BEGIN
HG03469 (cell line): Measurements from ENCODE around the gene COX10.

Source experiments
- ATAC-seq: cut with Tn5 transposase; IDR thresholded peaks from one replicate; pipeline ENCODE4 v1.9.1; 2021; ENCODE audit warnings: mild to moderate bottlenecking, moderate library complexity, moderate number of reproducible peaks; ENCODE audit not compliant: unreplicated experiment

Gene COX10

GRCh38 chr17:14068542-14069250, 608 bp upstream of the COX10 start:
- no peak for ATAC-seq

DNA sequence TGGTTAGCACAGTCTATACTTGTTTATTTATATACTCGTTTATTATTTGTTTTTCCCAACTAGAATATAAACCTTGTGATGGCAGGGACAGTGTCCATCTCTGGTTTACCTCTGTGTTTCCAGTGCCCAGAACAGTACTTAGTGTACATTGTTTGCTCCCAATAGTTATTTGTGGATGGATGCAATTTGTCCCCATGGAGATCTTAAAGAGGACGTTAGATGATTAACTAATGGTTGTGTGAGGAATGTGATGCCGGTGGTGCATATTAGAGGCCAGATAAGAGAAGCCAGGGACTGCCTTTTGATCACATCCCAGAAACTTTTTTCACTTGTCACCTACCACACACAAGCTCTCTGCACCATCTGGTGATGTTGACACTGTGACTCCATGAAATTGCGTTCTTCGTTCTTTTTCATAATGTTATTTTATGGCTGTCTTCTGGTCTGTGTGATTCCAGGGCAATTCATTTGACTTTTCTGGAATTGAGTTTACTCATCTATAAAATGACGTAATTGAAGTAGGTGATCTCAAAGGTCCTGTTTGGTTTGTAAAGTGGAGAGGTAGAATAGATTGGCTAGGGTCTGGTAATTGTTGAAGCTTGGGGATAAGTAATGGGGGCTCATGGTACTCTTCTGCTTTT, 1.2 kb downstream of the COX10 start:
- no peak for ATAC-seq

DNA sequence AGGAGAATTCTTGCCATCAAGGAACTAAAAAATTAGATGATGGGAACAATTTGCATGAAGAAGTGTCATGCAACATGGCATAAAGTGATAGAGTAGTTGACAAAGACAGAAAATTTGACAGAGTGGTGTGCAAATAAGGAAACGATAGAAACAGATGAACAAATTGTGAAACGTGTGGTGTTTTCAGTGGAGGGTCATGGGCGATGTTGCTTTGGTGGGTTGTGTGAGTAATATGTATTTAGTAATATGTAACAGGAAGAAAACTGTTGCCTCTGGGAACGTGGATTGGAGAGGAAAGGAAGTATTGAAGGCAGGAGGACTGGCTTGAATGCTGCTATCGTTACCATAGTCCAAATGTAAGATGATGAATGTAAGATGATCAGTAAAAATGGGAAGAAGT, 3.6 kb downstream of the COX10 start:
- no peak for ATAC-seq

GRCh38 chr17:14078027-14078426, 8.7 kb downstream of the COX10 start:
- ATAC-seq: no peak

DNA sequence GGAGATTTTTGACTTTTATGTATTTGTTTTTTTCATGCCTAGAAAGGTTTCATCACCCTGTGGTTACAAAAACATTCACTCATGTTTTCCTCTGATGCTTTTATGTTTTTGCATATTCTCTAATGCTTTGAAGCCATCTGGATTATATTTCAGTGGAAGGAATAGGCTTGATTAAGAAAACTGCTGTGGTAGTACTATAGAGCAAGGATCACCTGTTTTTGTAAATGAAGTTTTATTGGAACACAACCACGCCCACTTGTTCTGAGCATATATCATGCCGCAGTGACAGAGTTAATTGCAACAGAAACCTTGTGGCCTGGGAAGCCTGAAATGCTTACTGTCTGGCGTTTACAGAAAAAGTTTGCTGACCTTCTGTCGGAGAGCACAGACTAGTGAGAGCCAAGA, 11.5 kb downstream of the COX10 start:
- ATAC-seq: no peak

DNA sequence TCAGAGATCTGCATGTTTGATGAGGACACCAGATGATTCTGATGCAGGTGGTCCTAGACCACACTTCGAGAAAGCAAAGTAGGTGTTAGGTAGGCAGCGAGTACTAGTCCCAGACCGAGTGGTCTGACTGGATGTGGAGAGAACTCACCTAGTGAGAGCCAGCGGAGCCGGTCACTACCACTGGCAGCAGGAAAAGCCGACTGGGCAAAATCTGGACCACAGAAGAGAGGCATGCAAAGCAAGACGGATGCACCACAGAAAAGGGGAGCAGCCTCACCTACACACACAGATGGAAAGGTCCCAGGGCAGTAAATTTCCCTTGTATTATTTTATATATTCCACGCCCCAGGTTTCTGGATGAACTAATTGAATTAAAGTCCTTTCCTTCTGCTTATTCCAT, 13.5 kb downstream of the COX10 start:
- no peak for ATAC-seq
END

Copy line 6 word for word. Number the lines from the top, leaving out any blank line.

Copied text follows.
- no peak for ATAC-seq